When it’s all said and done, the Washington Wizards will be left with the worst record in the NBA. Ernie Grunfeld has proven in the past that he has no qualms about dismantling a roster, and it wouldn’t surprise me to see him do it again. Aside from Rashard Lewis’s ridiculous contract, no one on the Wizards makes over $6.5 million which means they have a slew of tradable assets that can be flipped for low level players and picks; basically, anyone not named John Wall on this team should be available. The combination of a dearth of talent and potentially changing team chemistry is going to be enough for the worst record in the league.

The Indiana Pacers will secure the 3 seed. Prior to the season, my assessment of the Pacers was that a 3 seed was their ceiling, 4-5 seed was most likely, and 6 seed or below would have been a failure of a season. After watching the first half, it’s looking more and more like they are going to reach their ceiling and lock up that 3 seed. Not only do the Pacers have a ton of talent capable of playing in both well lit gyms and, as Paul George showed during the dunk contest, glow-in-the-dark facilities, they are the only Eastern playoff team that has cap room – $14,270,964 of cap room to be exact. This makes them a major sleeper to make a big move at the trade deadline since they really do not have to worry about coming close to matching salaries on a potential trade. Whether they choose to use up some of their cap room at the deadline or wait until the offseason to chase someone like hometown boy Eric Gordon remains to be seen; regardless, given Orlando’s instability, Philadelphia’s offensive woes, and the fact that under no circumstances should you ever trust the Hawks, Indiana will maintain its hold on the 3 seed heading into May.

Boston will not make the playoffs. If the fans of Boston have learned anything over the past six months, it’s not to count their chickens before they hatch. A Red Sox team predicted to be one of the greatest of all time ended up not making the playoffs while the Patriots came into Indianapolis favored to win the Super Bowl and were defeated by the Giants. It seems unfathomable that a Celtics squad that many thought could take out the Heat last year could miss out on the playoffs a year later, but this is not your slightly older brother’s Celtics. The season started poorly for them with Jeff Green needing heart surgery, and it hasn’t necessarily improved from there. The Big Three of Paul Pierce, Ray Allen, and Kevin Garnett is a year older and looks every bit of it. There is not a defender in the league who respects Rajon Rondo’s jumper enough to stay within four feet of him. Chemistry wise, the team still looks like they are reeling from the Kendrick Perkins for Green deal at last year’s trade deadline. In the long term, Ubuntu has proven to be a better operating system for computers than it has for a basketball team. The last game of the season for the Celtics has them hosting the Milwaukee Bucks. I see the Bucks going into Boston, sneaking out a win, and securing the eighth seed in order to set up an intriguing first round series with the Miami Heat, a team that Milwaukee has given fits to all season long.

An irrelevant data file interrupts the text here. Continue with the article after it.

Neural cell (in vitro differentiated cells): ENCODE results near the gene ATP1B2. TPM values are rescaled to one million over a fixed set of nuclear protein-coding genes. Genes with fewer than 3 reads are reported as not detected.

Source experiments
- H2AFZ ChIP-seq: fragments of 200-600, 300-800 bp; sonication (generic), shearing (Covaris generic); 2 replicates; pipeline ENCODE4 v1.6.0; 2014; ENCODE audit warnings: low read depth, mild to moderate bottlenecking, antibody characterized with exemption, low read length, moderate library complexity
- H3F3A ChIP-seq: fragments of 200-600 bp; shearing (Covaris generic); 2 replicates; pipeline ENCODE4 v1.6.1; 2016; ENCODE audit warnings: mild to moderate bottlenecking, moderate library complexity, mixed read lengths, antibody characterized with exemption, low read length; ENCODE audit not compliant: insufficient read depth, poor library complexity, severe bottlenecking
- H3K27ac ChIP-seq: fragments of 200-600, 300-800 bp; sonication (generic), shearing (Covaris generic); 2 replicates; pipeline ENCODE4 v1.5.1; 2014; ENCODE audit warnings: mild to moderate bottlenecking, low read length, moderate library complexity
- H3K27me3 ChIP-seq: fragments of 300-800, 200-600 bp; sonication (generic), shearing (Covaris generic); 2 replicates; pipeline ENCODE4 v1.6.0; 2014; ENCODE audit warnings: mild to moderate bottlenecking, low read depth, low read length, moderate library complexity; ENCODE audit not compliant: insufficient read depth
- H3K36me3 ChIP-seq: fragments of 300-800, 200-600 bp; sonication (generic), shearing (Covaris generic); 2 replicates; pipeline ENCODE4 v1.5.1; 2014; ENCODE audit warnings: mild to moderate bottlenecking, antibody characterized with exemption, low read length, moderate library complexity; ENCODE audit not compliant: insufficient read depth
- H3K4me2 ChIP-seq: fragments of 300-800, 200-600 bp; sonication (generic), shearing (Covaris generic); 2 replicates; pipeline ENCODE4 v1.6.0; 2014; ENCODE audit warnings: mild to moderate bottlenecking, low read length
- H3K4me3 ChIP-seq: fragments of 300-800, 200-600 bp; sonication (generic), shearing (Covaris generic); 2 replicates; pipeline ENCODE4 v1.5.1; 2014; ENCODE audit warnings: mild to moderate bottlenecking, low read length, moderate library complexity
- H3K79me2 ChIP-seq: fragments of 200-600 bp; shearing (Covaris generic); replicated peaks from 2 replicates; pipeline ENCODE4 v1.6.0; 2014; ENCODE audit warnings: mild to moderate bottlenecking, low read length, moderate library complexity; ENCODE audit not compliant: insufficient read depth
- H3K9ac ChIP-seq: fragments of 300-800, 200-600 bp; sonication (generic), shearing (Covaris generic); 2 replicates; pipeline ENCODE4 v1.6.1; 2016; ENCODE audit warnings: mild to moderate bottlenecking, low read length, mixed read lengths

San Antonio will beat Oklahoma City in the playoffs. From the “If Something Seems Too Good to Be True, It Probably Is” file, we have Oklahoma City as the favorites to come out of the West. The Thunder have been impossibly healthy this year with Kevin Durant, Russell Westbrook, James Harden, Serge Ibaka, and Kendrick Perkins all playing in at least 33 of the 34 games for the Thunder this season. Meanwhile, San Antonio has, as usual, quietly been taking care of business down in Texas. They currently sit three games behind OKC in the Western standings, and this is after having Manu Ginobli only play in nine games so far this year. Gregg Popovich, more than anyone, knows how to prepare his team to compete with a shortened schedule. If that means resting his star players in exchange for a 40 point drubbing, he’ll do it. This isn’t Pop’s first rodeo, and just like 1999, the Spurs will have done just enough to sneak past OKC in a memorable seven game Western Conference Finals.

And now we wait. I have no clue how accurate my crystal basketball will turn out to be; I just know it’s going to be fun getting to June and seeing the rest of the season play out.  Enjoy the second half everyone.

Gustavo Ayon Gets Sequential


Last night against the Chicago Bulls, New Orleans Hornets forward Gustavo Ayon did something pretty cool.

He had one assist, two steals, three blocks, four rebounds, and five points.


It’s a nifty stat line; a testament to the type of yeoman’s work Ayon does for the Hornets. With his sequential line, he stands among players who proudly own similar 1-2-3-4-5 stat lines like Vlade Divac, Ben Wallace, and Zydrunas Ilgauskas—players beloved by fans for doing the little things to keep their team in the game.

While Ayon didn’t have a particularly strong outing, his two field goals in the game came late in the fourth quarter, both game-tying baskets. Two of his three blocks came in crunch time; one as the Hornets mounted their late comeback, and the other as the Hornets were protecting their short-lived lead with less than two minutes left in the game.

His lone assist was a smart bounce pass out of the post, away from the reactive Bulls defenders, to a wide-open Trevor Ariza for a corner-3.

As far as 1-2-3-4-5 games go, since the 1985-86 season, only Danny Schayes has logged the same combination of points, rebounds,  assists, steals, and blocks as Ayon. He did it in 1985.

Ayon is tied with a bunch of other players for most games with the 1-2-3-4-5 stat line. However, they all (probably) trail Jon “Contract” Koncak, the Hawks’ 1985 draft bust and pariah, who has logged a 1-2-3-4-5 stat line on at least two occasions, in addition to playing in the same game where John Williams logged a 1-2-3-4-5 of his own. Not sure this achievement really makes up for his outrageous contract, though.